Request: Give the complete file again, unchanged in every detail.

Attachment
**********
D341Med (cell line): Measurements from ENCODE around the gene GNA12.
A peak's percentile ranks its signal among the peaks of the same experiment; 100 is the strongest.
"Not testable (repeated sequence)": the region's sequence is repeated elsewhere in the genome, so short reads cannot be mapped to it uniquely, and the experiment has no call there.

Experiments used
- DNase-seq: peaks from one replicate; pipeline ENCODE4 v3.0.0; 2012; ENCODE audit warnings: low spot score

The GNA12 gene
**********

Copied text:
D341Med (cell line): Measurements from ENCODE around the gene GNA12.
A peak's percentile ranks its signal among the peaks of the same experiment; 100 is the strongest.
"Not testable (repeated sequence)": the region's sequence is repeated elsewhere in the genome, so short reads cannot be mapped to it uniquely, and the experiment has no call there.

Experiments used
- DNase-seq: peaks from one replicate; pipeline ENCODE4 v3.0.0; 2012; ENCODE audit warnings: low spot score

The GNA12 gene